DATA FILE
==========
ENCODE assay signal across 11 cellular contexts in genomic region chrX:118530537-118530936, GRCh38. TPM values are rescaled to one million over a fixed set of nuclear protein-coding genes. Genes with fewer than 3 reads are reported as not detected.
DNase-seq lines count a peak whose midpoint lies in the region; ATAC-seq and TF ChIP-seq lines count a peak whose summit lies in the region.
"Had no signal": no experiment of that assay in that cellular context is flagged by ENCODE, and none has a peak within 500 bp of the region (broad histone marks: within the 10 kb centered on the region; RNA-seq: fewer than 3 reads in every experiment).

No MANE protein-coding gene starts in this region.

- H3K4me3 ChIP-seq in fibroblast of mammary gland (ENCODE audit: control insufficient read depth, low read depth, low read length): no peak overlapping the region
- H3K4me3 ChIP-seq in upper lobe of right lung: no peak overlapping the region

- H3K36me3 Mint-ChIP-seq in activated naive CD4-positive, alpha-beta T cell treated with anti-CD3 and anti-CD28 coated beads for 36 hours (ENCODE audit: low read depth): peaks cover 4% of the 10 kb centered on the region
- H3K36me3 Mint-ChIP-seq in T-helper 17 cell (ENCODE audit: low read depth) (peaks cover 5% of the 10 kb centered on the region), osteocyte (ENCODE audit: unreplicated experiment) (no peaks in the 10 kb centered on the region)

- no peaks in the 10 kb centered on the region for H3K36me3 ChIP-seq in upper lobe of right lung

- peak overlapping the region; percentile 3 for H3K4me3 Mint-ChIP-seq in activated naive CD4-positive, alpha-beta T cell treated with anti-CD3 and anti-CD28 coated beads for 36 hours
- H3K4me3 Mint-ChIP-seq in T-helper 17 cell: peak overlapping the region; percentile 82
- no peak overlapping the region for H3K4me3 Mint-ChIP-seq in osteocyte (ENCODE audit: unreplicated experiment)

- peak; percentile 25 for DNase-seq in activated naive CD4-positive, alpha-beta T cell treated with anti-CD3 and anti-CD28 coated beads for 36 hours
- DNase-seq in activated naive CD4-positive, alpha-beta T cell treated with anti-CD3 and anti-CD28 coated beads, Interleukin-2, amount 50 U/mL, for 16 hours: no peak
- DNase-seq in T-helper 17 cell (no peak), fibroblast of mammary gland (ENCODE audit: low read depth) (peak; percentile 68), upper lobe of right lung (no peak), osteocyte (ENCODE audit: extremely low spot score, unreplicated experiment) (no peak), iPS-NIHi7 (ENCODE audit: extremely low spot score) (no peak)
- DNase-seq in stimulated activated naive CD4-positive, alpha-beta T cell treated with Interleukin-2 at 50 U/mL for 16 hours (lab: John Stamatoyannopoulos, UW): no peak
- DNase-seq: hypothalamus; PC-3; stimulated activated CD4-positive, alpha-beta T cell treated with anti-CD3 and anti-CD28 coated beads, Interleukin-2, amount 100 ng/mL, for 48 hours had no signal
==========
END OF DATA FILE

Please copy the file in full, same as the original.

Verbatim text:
ENCODE assay signal across 11 cellular contexts in genomic region chrX:118530537-118530936, GRCh38. TPM values are rescaled to one million over a fixed set of nuclear protein-coding genes. Genes with fewer than 3 reads are reported as not detected.
DNase-seq lines count a peak whose midpoint lies in the region; ATAC-seq and TF ChIP-seq lines count a peak whose summit lies in the region.
"Had no signal": no experiment of that assay in that cellular context is flagged by ENCODE, and none has a peak within 500 bp of the region (broad histone marks: within the 10 kb centered on the region; RNA-seq: fewer than 3 reads in every experiment).

No MANE protein-coding gene starts in this region.

- H3K4me3 ChIP-seq in fibroblast of mammary gland (ENCODE audit: control insufficient read depth, low read depth, low read length): no peak overlapping the region
- H3K4me3 ChIP-seq in upper lobe of right lung: no peak overlapping the region

- H3K36me3 Mint-ChIP-seq in activated naive CD4-positive, alpha-beta T cell treated with anti-CD3 and anti-CD28 coated beads for 36 hours (ENCODE audit: low read depth): peaks cover 4% of the 10 kb centered on the region
- H3K36me3 Mint-ChIP-seq in T-helper 17 cell (ENCODE audit: low read depth) (peaks cover 5% of the 10 kb centered on the region), osteocyte (ENCODE audit: unreplicated experiment) (no peaks in the 10 kb centered on the region)

- no peaks in the 10 kb centered on the region for H3K36me3 ChIP-seq in upper lobe of right lung

- peak overlapping the region; percentile 3 for H3K4me3 Mint-ChIP-seq in activated naive CD4-positive, alpha-beta T cell treated with anti-CD3 and anti-CD28 coated beads for 36 hours
- H3K4me3 Mint-ChIP-seq in T-helper 17 cell: peak overlapping the region; percentile 82
- no peak overlapping the region for H3K4me3 Mint-ChIP-seq in osteocyte (ENCODE audit: unreplicated experiment)

- peak; percentile 25 for DNase-seq in activated naive CD4-positive, alpha-beta T cell treated with anti-CD3 and anti-CD28 coated beads for 36 hours
- DNase-seq in activated naive CD4-positive, alpha-beta T cell treated with anti-CD3 and anti-CD28 coated beads, Interleukin-2, amount 50 U/mL, for 16 hours: no peak
- DNase-seq in T-helper 17 cell (no peak), fibroblast of mammary gland (ENCODE audit: low read depth) (peak; percentile 68), upper lobe of right lung (no peak), osteocyte (ENCODE audit: extremely low spot score, unreplicated experiment) (no peak), iPS-NIHi7 (ENCODE audit: extremely low spot score) (no peak)
- DNase-seq in stimulated activated naive CD4-positive, alpha-beta T cell treated with Interleukin-2 at 50 U/mL for 16 hours (lab: John Stamatoyannopoulos, UW): no peak
- DNase-seq: hypothalamus; PC-3; stimulated activated CD4-positive, alpha-beta T cell treated with anti-CD3 and anti-CD28 coated beads, Interleukin-2, amount 100 ng/mL, for 48 hours had no signal